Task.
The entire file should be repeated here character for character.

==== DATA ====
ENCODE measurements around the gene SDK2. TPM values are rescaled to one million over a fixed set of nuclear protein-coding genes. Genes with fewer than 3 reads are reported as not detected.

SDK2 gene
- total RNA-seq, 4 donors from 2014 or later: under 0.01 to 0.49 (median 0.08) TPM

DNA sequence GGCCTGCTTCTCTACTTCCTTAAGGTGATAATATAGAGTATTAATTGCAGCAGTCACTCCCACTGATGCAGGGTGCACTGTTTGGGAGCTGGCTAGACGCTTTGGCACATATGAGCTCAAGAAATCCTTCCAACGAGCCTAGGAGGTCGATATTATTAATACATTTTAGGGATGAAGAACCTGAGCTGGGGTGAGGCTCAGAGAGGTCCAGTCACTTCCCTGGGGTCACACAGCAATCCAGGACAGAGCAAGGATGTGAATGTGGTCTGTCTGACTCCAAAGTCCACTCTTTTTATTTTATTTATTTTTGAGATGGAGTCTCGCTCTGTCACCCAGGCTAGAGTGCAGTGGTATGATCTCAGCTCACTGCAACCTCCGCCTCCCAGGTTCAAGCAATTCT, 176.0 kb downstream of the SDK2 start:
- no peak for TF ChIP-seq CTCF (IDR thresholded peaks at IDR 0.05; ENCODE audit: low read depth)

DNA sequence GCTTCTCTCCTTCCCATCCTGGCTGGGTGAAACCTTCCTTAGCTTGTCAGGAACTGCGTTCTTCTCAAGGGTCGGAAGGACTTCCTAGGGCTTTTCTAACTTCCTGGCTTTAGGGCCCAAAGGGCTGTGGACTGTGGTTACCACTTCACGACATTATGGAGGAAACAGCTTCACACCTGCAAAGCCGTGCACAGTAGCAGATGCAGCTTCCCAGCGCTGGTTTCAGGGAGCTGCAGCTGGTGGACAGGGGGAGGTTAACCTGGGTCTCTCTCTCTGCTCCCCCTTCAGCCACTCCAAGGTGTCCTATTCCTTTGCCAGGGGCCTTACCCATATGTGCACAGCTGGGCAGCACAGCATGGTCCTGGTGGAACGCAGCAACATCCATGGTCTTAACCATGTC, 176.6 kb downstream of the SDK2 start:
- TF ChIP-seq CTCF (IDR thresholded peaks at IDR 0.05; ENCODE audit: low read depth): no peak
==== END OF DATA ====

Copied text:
ENCODE measurements around the gene SDK2. TPM values are rescaled to one million over a fixed set of nuclear protein-coding genes. Genes with fewer than 3 reads are reported as not detected.

SDK2 gene
- total RNA-seq, 4 donors from 2014 or later: under 0.01 to 0.49 (median 0.08) TPM

DNA sequence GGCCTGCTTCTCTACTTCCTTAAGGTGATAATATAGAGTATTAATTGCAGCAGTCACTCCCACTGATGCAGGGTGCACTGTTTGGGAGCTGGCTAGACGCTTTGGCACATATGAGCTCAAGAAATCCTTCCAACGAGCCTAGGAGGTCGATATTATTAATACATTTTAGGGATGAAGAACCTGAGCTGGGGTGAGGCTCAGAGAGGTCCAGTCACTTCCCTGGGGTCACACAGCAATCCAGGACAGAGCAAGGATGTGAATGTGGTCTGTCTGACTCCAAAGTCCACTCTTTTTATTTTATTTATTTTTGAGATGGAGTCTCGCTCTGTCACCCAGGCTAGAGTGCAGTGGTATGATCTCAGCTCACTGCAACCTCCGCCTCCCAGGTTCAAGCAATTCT, 176.0 kb downstream of the SDK2 start:
- no peak for TF ChIP-seq CTCF (IDR thresholded peaks at IDR 0.05; ENCODE audit: low read depth)

DNA sequence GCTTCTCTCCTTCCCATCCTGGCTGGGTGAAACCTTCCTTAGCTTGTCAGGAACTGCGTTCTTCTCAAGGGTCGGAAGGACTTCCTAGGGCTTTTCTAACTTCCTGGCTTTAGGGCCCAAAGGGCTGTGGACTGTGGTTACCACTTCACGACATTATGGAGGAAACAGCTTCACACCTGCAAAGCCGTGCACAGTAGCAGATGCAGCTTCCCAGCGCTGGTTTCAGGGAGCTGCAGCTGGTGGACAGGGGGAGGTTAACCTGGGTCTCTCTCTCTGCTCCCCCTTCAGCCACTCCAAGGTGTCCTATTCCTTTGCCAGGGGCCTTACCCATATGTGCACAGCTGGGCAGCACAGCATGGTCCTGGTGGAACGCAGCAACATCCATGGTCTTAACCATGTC, 176.6 kb downstream of the SDK2 start:
- TF ChIP-seq CTCF (IDR thresholded peaks at IDR 0.05; ENCODE audit: low read depth): no peak